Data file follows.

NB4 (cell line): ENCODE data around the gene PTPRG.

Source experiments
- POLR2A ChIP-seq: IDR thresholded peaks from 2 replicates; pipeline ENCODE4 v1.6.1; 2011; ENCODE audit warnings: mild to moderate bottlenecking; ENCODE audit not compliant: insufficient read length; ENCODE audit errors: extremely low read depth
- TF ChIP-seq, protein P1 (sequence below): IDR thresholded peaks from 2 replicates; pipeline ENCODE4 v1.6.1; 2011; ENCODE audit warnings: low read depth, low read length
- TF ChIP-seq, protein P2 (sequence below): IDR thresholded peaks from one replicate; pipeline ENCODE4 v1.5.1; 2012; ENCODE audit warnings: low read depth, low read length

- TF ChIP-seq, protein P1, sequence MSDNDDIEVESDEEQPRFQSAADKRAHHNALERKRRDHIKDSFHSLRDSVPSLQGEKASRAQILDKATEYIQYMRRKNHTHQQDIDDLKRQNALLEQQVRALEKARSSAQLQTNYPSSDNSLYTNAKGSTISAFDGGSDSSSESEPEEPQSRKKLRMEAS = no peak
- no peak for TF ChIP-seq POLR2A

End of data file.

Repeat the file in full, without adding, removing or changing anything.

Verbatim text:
NB4 (cell line): ENCODE data around the gene PTPRG.

Source experiments
- POLR2A ChIP-seq: IDR thresholded peaks from 2 replicates; pipeline ENCODE4 v1.6.1; 2011; ENCODE audit warnings: mild to moderate bottlenecking; ENCODE audit not compliant: insufficient read length; ENCODE audit errors: extremely low read depth
- TF ChIP-seq, protein P1 (sequence below): IDR thresholded peaks from 2 replicates; pipeline ENCODE4 v1.6.1; 2011; ENCODE audit warnings: low read depth, low read length
- TF ChIP-seq, protein P2 (sequence below): IDR thresholded peaks from one replicate; pipeline ENCODE4 v1.5.1; 2012; ENCODE audit warnings: low read depth, low read length

- TF ChIP-seq, protein P1, sequence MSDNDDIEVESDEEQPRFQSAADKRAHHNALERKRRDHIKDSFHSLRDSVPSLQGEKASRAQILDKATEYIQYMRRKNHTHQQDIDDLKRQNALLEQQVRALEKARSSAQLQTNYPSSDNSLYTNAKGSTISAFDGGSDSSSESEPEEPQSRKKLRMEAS = no peak
- no peak for TF ChIP-seq POLR2A